From airport to airport, cruising over the continent. Spending more time in airports than in airplanes. Enjoying life inside Aviopolis, the name of a book which is the result of a collaboration between Australian theorist Gillian Fuller and artist Ross Rudesch Harley. Gillian Fuller is also the author of the essay Life in Transit: between airport and camp:
The airport not only transforms a body on the ground into a body in the air, but it also involves the incorporeal transformation of the travelling body — as a citizen, a passenger (pax), a baggage allowance, an accused or an innocent. The airport constitutes a space where a series of contractual declarations (I am Australian, I have nothing to declare, I packed these bags myself) accumulate into a password where I am free to deterritorialise on a literal level — I take flight, but not without a ‘cost’. I have been scanned, checked and made to feel guilty. I could be a body containing wrong bodies (a smuggler), a body that could explode (a ‘terrorist’), or I could be a body with no rights (an ‘illegal alien’). As Bukatman might say, ‘the subject has been propelled into the machine’ (1993: 17). I’m not sure I’d evoke the relation in such transitive terms, but one thing is quite sure: ‘the subject’ is definitely in trouble at the airport.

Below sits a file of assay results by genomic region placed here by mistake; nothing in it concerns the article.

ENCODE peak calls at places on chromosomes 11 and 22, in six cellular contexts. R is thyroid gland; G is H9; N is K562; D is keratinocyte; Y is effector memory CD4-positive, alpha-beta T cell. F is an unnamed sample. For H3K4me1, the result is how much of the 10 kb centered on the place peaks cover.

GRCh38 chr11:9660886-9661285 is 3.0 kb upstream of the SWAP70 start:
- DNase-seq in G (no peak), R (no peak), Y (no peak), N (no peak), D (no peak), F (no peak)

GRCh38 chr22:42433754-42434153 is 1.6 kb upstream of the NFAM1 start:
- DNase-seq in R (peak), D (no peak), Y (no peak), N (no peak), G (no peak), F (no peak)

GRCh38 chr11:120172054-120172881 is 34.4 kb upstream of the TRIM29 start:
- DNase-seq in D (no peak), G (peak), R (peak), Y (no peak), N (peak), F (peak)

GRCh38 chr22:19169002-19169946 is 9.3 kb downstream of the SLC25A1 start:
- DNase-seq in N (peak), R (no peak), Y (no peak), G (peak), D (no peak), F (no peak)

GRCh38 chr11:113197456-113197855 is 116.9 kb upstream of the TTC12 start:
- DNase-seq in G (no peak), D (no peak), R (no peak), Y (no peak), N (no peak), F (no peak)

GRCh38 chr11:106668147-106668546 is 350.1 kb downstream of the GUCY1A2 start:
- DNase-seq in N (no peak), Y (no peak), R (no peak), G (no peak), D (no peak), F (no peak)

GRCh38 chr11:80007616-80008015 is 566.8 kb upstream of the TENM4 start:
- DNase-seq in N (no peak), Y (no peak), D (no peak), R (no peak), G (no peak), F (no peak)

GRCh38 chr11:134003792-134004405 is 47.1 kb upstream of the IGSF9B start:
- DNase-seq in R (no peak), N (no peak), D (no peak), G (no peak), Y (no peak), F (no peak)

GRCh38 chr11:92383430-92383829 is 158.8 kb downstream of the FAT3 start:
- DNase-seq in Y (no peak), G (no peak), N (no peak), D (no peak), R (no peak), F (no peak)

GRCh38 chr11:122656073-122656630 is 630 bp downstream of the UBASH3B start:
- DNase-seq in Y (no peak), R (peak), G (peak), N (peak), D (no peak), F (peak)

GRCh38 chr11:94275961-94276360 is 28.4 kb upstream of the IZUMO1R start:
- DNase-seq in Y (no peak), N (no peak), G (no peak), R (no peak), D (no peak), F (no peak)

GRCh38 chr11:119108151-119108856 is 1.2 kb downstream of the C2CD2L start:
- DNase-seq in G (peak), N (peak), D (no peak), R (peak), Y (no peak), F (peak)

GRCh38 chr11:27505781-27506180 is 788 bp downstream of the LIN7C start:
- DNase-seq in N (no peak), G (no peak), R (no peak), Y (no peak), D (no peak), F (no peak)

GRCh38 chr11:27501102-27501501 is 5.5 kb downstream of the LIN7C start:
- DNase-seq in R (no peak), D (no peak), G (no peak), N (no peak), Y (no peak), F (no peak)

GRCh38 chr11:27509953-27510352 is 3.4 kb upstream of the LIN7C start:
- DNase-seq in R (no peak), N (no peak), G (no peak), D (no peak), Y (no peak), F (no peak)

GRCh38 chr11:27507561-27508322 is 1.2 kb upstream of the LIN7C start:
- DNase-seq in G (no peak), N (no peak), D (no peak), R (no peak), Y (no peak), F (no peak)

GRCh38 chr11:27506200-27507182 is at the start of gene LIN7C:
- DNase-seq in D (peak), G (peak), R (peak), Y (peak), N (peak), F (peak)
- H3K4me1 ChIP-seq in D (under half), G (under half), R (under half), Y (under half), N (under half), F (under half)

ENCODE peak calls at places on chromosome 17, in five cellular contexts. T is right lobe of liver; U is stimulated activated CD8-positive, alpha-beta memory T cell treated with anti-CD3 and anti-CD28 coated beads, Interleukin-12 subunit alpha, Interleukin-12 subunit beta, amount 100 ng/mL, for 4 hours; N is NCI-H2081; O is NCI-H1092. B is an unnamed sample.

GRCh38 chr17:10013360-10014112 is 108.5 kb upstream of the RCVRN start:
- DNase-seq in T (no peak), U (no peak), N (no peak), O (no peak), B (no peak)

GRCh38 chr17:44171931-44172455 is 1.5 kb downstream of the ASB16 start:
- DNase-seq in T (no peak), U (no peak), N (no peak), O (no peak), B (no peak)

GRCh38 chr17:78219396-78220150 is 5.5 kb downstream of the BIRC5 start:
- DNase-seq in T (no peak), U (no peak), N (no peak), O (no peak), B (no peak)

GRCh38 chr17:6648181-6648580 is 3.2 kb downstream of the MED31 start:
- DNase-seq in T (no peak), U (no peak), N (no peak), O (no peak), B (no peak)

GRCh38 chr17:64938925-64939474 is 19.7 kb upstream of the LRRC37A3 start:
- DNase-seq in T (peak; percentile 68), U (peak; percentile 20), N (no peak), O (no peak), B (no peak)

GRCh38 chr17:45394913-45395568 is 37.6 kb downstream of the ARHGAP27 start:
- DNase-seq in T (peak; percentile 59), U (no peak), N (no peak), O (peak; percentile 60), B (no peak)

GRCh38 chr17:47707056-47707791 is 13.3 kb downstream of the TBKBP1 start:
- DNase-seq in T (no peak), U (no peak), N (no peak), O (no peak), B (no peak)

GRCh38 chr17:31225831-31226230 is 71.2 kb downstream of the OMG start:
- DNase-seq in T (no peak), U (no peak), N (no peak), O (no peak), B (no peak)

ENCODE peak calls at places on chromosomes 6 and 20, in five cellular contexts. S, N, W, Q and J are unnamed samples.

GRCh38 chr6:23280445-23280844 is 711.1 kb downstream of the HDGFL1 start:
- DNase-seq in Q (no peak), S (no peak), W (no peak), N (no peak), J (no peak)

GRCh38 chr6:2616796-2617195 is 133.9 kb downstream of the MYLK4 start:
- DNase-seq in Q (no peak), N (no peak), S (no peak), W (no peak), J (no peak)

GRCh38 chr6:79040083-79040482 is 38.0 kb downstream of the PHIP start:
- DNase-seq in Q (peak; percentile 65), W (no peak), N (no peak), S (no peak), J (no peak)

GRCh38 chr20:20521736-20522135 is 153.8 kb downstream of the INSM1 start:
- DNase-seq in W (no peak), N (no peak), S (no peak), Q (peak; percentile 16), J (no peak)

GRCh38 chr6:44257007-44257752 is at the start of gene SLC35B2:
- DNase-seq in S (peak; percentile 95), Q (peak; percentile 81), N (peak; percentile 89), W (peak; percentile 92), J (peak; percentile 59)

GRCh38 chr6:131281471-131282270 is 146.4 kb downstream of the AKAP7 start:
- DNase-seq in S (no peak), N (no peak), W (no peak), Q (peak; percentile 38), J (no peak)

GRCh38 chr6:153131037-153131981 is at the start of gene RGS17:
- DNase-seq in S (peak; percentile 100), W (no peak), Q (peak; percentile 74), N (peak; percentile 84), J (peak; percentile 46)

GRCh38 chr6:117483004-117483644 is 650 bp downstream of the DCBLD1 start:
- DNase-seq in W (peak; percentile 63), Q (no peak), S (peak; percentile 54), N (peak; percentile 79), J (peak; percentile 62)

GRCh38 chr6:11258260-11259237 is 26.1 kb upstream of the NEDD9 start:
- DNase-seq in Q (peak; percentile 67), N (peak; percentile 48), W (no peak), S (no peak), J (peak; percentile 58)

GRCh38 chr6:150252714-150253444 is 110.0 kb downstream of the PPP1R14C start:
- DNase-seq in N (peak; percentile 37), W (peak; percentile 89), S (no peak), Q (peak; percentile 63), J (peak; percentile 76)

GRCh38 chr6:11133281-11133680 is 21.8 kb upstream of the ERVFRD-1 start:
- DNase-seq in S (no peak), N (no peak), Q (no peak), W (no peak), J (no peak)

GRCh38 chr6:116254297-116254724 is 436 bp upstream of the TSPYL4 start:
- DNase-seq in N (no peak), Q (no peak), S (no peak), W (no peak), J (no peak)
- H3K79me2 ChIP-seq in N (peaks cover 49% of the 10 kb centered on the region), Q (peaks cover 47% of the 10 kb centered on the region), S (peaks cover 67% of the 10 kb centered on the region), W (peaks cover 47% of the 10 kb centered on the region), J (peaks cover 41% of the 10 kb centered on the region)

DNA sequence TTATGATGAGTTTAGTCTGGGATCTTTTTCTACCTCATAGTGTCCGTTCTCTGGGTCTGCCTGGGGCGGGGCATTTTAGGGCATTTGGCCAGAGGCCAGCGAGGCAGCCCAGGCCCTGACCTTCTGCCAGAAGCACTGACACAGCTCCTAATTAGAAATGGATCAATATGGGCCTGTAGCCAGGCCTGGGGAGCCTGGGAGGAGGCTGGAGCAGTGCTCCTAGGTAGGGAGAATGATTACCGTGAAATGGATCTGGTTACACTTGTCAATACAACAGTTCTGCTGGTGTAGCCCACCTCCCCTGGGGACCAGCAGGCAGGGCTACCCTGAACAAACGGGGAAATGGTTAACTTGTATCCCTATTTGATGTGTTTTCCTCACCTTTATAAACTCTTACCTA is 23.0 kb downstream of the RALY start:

Staying away from the terror of transit, following rules and regulations, registering luggage, scanning bodies, buying the newspaper in three different languages. And on the plane some attempts in amateur aerography.
Pictures by Bert de Muynck | movingcities.org